The European Pear, Pyrus communis, is a species of pear native to central and eastern Europe and southwest Asia. The European Pear is one of the most important fruits of temperate regions, being the species from which most orchard pear cultivars grown in Europe, North America and Australia have been developed. Two other species of pear, the Nashi Pear, Pyrus pyrifolia, and the Chinese white pear bai li, Pyrus × bretschneideri, are more widely grown in eastern Asia.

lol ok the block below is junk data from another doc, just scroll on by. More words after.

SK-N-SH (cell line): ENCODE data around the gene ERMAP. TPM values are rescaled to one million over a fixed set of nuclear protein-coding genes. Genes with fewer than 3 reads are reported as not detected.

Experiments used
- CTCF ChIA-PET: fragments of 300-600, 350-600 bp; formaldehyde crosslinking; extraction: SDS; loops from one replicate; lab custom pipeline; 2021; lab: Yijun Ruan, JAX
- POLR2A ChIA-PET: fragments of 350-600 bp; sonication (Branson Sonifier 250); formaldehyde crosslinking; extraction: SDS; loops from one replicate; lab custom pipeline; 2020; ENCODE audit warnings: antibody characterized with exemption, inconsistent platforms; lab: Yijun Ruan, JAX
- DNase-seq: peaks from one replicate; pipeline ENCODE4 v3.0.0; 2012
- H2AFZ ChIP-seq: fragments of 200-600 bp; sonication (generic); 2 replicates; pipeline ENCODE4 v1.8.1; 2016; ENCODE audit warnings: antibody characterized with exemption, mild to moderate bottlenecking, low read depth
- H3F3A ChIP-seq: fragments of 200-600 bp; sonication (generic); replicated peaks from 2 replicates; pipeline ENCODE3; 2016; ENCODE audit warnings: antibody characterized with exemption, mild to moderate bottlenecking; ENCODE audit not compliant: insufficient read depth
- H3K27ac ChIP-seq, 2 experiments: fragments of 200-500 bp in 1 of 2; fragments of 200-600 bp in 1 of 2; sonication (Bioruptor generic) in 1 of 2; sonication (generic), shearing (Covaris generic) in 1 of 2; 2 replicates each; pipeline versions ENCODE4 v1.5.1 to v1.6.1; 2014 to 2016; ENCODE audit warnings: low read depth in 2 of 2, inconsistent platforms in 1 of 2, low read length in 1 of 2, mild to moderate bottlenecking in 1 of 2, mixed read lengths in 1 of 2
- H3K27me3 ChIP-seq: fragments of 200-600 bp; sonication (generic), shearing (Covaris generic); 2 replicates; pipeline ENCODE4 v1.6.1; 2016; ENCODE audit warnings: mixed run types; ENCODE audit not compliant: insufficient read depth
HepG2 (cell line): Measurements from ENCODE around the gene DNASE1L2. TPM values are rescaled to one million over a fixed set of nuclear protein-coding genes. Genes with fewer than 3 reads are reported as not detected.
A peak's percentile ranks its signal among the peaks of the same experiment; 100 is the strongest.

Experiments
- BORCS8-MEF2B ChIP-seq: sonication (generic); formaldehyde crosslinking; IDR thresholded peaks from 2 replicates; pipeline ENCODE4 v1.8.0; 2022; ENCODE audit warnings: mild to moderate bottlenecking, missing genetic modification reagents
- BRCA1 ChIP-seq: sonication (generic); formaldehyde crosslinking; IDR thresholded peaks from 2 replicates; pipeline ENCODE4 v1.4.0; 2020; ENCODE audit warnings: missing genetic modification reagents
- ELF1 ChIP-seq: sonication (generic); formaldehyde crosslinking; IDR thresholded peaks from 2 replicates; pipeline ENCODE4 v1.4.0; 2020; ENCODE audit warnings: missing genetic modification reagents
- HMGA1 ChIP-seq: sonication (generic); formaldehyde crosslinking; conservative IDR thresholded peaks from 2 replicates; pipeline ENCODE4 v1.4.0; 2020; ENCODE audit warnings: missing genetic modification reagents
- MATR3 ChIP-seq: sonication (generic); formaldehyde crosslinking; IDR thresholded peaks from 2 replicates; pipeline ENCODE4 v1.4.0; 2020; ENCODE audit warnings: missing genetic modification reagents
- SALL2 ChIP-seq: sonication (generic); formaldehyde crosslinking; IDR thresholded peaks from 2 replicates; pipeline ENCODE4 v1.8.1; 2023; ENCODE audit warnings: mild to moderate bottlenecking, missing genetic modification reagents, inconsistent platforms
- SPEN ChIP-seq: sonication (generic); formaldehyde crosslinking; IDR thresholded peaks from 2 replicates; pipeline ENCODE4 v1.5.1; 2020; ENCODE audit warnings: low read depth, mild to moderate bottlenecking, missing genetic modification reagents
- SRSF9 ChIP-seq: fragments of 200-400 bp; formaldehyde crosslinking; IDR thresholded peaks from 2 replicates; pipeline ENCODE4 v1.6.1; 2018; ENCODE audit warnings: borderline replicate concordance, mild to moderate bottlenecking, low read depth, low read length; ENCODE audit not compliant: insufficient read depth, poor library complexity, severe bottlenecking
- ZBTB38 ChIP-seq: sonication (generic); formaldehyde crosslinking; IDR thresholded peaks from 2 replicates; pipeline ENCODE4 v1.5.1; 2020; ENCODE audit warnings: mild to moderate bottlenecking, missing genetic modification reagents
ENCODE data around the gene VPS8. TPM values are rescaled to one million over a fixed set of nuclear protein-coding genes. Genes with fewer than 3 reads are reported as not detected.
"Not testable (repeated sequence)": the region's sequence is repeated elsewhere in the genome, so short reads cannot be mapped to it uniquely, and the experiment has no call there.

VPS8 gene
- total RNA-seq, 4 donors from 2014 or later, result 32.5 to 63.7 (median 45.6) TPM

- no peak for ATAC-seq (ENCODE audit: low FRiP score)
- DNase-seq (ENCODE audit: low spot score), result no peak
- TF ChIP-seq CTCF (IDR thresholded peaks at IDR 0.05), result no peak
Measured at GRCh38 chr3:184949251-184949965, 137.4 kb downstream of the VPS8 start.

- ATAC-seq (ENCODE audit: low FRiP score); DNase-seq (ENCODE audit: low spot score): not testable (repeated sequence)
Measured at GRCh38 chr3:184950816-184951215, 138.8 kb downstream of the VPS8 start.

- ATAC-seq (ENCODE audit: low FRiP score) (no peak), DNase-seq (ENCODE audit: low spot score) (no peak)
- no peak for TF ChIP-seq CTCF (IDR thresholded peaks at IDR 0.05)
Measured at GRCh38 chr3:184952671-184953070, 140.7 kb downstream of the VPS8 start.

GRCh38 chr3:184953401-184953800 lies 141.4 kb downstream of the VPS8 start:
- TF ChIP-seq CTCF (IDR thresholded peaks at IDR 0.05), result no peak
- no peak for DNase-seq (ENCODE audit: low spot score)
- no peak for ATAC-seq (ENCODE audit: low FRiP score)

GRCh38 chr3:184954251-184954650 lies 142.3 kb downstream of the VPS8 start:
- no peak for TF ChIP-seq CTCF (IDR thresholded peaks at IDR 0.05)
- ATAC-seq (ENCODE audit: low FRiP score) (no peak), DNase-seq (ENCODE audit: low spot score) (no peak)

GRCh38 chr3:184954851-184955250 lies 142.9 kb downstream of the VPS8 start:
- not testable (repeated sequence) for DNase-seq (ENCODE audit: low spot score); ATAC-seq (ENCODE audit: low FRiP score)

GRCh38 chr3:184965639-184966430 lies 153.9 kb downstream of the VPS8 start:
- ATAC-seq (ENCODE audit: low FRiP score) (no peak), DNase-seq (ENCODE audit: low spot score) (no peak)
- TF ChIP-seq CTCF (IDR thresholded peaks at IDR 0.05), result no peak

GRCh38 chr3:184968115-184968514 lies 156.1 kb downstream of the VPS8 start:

The cultivated European pear (P. communis subsp. communis) is thought to be descended from two subspecies of wild pear, categorized as P. communis subsp. pyraster (syn. P. pyraster) and P. communis subsp. caucasica (syn. P. caucasica), which are interfertile with domesticated pears. Archeological evidence shows that pears “were collected from the wild long before their introduction into cultivation,” according to Zohary and Hopf. Although they point to finds of pears in sites in Neolithic and Bronze Age European sites, “reliable information on pear cultivation first appears in the works of the Greek and the Roman writers.” Theophrastus, Cato the Elder, and Pliny the Elder all present information about the cultivation and grafting of pears.